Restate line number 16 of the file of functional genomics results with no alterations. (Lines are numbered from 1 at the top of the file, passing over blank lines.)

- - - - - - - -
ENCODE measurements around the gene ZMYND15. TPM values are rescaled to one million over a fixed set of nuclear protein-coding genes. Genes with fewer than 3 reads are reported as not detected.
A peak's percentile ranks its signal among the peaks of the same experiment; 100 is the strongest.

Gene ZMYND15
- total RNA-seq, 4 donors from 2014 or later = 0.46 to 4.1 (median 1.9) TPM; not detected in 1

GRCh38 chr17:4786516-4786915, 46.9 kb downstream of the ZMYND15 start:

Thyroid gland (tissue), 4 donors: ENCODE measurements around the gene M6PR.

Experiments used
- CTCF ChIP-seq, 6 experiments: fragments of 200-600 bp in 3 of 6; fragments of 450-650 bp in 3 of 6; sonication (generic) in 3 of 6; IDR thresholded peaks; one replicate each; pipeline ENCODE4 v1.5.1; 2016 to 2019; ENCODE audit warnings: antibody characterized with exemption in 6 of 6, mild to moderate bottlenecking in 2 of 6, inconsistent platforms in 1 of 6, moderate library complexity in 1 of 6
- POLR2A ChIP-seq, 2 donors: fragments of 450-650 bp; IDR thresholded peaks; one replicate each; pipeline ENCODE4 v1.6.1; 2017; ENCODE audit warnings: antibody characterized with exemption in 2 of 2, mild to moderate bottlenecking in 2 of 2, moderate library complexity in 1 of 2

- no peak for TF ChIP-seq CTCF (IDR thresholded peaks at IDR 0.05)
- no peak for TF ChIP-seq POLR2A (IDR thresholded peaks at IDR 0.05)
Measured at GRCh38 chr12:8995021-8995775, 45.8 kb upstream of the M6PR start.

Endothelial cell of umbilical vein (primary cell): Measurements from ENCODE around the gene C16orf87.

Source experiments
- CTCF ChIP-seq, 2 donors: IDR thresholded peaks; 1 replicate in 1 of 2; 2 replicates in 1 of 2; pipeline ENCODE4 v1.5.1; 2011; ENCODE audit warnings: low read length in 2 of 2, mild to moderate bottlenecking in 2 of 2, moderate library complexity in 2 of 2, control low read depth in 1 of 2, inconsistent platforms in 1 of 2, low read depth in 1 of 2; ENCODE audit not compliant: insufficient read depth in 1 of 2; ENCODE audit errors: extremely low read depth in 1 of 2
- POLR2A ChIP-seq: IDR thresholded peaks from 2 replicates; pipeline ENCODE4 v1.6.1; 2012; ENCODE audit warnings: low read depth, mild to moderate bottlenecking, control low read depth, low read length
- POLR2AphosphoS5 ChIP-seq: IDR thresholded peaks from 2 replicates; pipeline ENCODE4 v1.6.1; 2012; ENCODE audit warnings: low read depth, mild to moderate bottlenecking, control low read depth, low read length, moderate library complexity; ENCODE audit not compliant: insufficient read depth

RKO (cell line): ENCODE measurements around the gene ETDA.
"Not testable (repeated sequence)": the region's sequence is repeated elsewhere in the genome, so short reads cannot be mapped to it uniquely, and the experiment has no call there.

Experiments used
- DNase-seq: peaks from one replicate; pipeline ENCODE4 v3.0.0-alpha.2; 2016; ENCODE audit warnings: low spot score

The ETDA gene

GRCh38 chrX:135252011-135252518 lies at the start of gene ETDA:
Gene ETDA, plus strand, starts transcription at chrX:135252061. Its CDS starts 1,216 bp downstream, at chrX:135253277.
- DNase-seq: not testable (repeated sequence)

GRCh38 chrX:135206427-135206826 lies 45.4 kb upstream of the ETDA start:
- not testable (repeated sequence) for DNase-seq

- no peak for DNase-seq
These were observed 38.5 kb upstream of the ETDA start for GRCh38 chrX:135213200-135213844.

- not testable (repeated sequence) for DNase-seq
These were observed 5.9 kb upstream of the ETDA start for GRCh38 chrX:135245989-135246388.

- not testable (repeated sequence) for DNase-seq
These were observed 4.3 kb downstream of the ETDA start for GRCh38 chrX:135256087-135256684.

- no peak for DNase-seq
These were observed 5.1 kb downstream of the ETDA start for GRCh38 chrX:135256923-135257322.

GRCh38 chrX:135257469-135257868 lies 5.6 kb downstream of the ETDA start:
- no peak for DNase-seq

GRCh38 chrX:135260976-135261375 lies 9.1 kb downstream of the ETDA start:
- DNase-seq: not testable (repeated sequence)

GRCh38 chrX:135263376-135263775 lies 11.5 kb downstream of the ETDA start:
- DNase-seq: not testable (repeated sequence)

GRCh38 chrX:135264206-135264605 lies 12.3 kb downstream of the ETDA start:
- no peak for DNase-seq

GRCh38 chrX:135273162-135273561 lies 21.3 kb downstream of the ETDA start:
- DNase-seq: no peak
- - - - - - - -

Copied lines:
- POLR2A ChIP-seq: IDR thresholded peaks from 2 replicates; pipeline ENCODE4 v1.6.1; 2012; ENCODE audit warnings: low read depth, mild to moderate bottlenecking, control low read depth, low read length